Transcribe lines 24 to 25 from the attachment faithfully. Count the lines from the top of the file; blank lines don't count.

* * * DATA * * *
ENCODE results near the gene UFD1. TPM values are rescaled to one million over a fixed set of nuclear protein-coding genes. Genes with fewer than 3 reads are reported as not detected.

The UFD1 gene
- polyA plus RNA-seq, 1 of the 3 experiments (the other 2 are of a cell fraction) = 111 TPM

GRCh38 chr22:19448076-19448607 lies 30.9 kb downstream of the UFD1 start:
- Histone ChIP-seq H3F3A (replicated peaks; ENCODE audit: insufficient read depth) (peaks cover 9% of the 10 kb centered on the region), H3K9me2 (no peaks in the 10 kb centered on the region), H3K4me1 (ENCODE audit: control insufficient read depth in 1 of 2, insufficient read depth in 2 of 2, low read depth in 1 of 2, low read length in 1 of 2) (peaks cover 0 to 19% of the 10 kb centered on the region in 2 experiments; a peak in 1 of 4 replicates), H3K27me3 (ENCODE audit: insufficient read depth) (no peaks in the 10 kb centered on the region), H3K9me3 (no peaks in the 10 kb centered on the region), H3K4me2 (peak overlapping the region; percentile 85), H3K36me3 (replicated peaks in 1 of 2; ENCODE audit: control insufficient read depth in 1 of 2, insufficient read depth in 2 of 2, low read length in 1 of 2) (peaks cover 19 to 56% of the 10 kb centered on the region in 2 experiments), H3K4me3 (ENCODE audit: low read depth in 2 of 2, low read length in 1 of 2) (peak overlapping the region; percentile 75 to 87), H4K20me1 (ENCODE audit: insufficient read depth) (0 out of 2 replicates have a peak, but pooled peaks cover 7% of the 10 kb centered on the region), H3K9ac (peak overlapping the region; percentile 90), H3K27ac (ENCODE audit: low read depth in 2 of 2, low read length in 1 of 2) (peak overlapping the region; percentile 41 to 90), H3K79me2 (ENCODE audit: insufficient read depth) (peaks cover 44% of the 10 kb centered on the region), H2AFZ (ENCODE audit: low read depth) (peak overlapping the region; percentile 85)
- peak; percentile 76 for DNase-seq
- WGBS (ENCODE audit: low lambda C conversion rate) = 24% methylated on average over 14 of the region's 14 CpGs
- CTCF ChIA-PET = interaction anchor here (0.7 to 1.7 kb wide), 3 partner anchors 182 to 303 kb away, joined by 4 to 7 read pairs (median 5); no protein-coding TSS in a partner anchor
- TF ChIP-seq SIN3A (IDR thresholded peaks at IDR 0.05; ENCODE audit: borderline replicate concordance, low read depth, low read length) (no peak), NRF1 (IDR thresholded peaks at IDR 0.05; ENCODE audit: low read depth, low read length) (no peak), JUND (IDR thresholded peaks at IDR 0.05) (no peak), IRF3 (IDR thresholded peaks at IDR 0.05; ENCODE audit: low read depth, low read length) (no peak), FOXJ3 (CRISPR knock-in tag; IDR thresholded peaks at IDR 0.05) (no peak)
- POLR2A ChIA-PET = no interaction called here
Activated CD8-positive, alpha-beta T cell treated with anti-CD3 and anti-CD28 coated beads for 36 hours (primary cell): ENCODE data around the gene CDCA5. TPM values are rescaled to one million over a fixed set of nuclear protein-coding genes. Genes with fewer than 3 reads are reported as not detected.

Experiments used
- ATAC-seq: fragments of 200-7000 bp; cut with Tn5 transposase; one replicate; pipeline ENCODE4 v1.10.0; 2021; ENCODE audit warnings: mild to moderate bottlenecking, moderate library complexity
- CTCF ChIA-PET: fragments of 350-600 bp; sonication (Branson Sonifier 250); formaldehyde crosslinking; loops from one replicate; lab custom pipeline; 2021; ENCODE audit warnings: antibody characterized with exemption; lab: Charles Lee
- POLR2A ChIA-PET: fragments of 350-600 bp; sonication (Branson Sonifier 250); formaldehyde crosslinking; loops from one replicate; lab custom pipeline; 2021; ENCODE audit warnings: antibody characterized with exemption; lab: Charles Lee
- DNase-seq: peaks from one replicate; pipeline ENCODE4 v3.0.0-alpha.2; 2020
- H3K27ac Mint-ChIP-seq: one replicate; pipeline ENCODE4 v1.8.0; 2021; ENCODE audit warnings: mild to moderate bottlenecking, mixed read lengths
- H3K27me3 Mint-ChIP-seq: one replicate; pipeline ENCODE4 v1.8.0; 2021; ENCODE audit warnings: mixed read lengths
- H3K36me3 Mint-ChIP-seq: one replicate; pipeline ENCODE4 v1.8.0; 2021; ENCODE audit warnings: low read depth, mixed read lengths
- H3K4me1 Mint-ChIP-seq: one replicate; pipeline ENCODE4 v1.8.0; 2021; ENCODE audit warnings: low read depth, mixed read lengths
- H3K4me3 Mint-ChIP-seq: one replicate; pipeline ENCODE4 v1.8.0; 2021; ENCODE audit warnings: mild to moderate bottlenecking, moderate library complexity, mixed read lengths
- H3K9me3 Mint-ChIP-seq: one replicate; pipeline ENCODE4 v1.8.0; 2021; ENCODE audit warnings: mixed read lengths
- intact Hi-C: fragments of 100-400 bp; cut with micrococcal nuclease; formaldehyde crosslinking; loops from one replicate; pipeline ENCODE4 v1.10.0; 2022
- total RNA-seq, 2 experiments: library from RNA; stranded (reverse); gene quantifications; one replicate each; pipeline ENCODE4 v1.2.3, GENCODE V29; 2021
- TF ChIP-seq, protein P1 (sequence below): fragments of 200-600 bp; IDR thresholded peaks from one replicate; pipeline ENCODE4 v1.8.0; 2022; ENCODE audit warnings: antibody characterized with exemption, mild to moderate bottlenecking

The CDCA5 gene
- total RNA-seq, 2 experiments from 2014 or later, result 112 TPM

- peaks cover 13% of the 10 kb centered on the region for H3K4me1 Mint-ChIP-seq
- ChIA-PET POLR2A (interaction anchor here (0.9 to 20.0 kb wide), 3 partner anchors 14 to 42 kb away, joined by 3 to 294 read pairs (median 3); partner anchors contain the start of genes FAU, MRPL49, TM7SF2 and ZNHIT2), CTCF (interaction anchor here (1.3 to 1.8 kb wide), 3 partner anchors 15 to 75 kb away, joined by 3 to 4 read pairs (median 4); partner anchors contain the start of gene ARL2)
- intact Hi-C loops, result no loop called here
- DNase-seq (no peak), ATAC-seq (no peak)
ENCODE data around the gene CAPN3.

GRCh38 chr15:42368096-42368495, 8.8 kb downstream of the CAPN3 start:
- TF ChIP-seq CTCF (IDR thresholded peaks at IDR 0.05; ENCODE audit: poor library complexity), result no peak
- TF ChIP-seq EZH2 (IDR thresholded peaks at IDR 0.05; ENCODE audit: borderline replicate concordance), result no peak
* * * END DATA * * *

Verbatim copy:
- total RNA-seq, 2 experiments: library from RNA; stranded (reverse); gene quantifications; one replicate each; pipeline ENCODE4 v1.2.3, GENCODE V29; 2021
- TF ChIP-seq, protein P1 (sequence below): fragments of 200-600 bp; IDR thresholded peaks from one replicate; pipeline ENCODE4 v1.8.0; 2022; ENCODE audit warnings: antibody characterized with exemption, mild to moderate bottlenecking